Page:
Conditional Formatting

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Conditional Formatting


Using Excel Conditional Formatting

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Conditional Formatting.

In Excel 97, Microsoft introduced a nifty new feature called Conditional Formatting. It can be found via the Worksheet Menu Bar under "Format". It allows us to format a cell, or range of cells, based on a specified criteria for the cell(s), or other cell(s).

A simple example would be to use Conditional Formatting to highlight all cells in any given range that are greater than 100. Let's say this range is A1:A100. We would Start by selecting cells A1:A100, Starting from cell A1. This will ensure A1 is the active cell in the selection and from this, Excel will know all other cells we specify are relative to cell housing the Conditional Formatting. Now go to Format>Conditional Formatting and then choose "Cell value is", then "Greater than" and then type 100 in the far right, see below;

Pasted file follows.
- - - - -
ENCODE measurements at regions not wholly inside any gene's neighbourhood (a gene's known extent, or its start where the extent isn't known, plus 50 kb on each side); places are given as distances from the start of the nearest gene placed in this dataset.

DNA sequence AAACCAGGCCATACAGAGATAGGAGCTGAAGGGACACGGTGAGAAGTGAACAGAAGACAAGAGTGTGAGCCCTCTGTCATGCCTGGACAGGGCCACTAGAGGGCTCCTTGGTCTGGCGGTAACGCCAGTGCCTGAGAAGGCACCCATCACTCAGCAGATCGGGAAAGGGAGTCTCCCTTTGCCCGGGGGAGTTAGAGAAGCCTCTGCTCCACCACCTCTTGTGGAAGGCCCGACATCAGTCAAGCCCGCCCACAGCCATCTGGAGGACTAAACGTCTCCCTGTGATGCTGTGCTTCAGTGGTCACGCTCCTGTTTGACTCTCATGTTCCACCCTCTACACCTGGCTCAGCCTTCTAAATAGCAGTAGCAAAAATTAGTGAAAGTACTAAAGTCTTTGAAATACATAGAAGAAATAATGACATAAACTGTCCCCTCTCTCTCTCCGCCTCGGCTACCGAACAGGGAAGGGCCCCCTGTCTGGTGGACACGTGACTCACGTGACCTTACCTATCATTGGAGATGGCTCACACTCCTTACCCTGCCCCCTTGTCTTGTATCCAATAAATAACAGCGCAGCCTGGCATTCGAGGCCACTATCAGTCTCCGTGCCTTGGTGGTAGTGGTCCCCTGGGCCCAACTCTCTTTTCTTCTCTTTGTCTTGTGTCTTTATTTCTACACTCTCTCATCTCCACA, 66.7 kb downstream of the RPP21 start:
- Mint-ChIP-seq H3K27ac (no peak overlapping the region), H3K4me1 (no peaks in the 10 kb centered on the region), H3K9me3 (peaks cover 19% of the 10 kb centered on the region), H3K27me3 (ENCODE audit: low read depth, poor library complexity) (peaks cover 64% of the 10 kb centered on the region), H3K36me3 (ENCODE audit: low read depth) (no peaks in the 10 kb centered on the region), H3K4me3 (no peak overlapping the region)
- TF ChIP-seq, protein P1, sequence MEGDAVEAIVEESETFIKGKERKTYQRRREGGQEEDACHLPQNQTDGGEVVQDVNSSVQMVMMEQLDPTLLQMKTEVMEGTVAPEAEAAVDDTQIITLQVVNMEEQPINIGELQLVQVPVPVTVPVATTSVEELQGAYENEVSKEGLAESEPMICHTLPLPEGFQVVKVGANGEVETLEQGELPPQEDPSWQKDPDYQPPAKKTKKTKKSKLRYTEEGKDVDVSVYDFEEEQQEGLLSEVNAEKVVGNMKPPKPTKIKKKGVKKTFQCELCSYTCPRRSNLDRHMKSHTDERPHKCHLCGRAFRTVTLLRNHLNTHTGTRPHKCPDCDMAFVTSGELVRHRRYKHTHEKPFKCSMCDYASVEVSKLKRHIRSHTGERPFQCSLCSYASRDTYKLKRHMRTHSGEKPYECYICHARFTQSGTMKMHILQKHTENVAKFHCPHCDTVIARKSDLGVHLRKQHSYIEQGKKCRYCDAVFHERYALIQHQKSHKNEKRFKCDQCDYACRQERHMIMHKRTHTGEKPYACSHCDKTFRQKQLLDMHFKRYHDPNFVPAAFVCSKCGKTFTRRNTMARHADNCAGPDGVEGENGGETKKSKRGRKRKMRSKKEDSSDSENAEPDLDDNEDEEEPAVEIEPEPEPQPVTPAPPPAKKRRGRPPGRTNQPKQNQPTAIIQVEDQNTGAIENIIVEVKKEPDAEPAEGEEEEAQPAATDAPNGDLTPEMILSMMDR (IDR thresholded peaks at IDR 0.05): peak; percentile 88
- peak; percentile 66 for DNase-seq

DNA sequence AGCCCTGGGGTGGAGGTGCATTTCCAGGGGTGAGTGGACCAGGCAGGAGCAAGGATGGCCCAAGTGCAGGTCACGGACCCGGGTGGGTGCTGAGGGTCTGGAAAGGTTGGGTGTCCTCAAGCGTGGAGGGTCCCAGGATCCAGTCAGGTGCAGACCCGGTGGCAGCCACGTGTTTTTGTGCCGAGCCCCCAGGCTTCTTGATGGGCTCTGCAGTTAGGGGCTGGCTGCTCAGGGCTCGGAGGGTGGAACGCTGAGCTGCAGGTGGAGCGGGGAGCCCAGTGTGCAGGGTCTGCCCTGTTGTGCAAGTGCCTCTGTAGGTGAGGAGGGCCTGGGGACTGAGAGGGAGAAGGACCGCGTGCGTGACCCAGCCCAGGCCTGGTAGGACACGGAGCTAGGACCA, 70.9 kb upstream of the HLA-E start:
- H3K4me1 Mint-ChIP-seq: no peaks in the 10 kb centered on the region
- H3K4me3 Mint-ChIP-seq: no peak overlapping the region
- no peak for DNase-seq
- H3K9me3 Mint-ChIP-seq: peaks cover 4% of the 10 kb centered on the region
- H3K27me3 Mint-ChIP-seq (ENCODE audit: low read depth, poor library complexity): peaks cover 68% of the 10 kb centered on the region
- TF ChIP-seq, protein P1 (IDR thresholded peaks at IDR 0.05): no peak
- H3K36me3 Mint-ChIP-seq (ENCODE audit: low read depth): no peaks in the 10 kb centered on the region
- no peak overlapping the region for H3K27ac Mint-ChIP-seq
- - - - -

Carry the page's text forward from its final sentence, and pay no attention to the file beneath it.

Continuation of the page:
Conditional Formatting Dialog

Now click the "Format" button and choose the desired formatting for all cells greater than 100. After this, click "Ok" then "Ok" again. The same logic can be applied to any other of the criteria we can choose. E.g "Less than", "Equal to" etc

The only drawback with this way, is that cells housing text may be seen as having values greater than 100! We can over-come this by resorting to the "Formula is" option as apposed to "Cell value is". When using the "Formula is" option, any formula we use, MUST evaluate to either True, or False. With this in mind, here is a formula that we can use in place of simply 100.


Again, it is vital the you select Starting from A1 as all other formulas, in A2:A100, will change their cell references relatively. That is, A2 Conditional Formatting will read;


If you are not already aware, both conditions in an AND Function must evaluate to True for the Function to return True. In other words, all cells in A1:A100 will need to house a number AND the number must be greater than 100 for the chosen formatting to be applied.


TIP! If you need to reference another Worksheet when using Formula is you can do so in 2 ways.

  1. Name the range, Then Use The Name Apposed To The Range Address.
  2. Enclose The Range Is The INDIRECT Function. E.G INDIRECT("'Sheet2'!A1:A100")


See also: Index to Excel VBA Code and Index to Excel Freebies and Lesson 1 - Excel Fundamentals and Index to how to… providing a range of solutions and Index to new resources and reference sheets


See also:

Compare Two Excel Ranges
Comparing the Same Workbook
Complex Intersections Chart-Mark Points of Intersection Between 2 Lines


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